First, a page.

Find a point you want to anchor at and drop the weight. Drift or paddle into the spot you like and toss the other weight away from you. If you think this will spook the fish, hold your arm out as far as you can and just let the weight sink to the bottom. Tie up the slack line to one of the attachments on your tube. If you still have trouble drifting around you will have to let more line out on your second line. To do this you need to let out more line from the first weight, paddle over to the second anchor point, paddle back to where you want to fish, and take up slack line.
The shape of the weights can make a difference too. Long flat weights will hold the bottom the best, but are easier to get wedged in rocks and weeds. Round-shaped cannon ball types don't snag often, but don't hold as well. If you do manage to snag a weight to the bottom, you can usually free it by getting straight above it, or a little to the side. I have never had to cut a weight off because of a snag. On nice days you won't need anchor weights at all, but from my experience those days will be few and far between.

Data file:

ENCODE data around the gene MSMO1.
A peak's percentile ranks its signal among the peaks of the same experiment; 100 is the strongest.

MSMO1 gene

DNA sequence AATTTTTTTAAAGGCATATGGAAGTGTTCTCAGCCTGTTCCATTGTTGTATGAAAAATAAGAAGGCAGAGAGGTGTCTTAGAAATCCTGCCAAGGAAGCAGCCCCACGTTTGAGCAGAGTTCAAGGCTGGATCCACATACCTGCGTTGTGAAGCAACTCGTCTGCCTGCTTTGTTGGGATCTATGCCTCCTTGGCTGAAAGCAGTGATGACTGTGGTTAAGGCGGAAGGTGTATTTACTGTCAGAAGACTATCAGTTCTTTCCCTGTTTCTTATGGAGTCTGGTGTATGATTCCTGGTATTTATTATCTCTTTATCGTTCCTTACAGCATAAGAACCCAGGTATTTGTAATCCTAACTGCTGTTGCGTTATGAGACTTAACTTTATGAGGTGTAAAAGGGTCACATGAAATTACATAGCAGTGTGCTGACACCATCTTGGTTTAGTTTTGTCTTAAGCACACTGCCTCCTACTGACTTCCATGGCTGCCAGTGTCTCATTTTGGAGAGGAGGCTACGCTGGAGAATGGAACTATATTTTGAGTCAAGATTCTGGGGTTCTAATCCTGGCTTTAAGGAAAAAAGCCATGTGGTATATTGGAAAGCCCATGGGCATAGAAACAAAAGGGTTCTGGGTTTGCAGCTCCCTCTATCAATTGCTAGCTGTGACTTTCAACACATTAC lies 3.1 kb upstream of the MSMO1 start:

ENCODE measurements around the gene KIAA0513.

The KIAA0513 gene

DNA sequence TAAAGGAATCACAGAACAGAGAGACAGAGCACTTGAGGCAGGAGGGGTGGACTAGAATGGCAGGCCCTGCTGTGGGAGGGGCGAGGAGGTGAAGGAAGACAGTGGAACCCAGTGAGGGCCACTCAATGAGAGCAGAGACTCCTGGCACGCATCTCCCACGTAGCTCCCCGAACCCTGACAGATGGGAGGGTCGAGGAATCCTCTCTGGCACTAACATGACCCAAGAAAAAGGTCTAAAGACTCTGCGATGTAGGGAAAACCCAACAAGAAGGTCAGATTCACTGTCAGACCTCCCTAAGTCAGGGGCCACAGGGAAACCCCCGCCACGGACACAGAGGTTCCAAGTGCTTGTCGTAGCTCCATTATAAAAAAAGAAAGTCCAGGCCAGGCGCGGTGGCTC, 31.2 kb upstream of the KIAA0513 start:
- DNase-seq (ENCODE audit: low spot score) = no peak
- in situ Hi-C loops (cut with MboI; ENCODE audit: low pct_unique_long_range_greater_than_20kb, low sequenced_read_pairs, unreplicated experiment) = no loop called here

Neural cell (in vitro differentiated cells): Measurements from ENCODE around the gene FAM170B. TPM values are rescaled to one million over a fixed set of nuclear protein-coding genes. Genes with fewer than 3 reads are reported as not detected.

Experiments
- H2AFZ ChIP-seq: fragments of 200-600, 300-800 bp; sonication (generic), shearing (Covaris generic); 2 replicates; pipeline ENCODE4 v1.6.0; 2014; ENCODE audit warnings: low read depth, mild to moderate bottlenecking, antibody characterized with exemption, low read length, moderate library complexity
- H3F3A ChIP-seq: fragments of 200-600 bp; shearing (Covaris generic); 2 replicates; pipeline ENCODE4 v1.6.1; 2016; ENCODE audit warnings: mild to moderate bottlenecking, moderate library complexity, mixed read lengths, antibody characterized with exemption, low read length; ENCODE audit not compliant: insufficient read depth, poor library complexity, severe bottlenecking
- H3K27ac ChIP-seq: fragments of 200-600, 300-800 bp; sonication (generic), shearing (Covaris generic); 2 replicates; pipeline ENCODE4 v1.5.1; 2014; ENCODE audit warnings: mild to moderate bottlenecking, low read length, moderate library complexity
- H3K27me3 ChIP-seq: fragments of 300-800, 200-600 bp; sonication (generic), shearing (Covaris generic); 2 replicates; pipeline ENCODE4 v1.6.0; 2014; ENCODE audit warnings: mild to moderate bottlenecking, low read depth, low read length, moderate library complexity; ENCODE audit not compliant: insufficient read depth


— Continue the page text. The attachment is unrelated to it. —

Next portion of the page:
Be careful of where your anchor lines are while landing a fish. They will wrap you up in it if you let them.
Life jackets are number one on my safety list. I didn't wear a life jacket when I first started but when my tube started to deflate I wish I had one. Lucky for me, it was a slow leak and I had plenty of time to get to the beach. As my chest waders started to fill with water, I realized that life jackets aren't such a bad idea. It's just too hard to swim with waders and boots and a collapsed float tube around your waist. Most of us are going to hang on to our rods and that will just make things worse. If your tube goes down and you are wearing a life jacket you won't have any problems keeping your gear, and your life.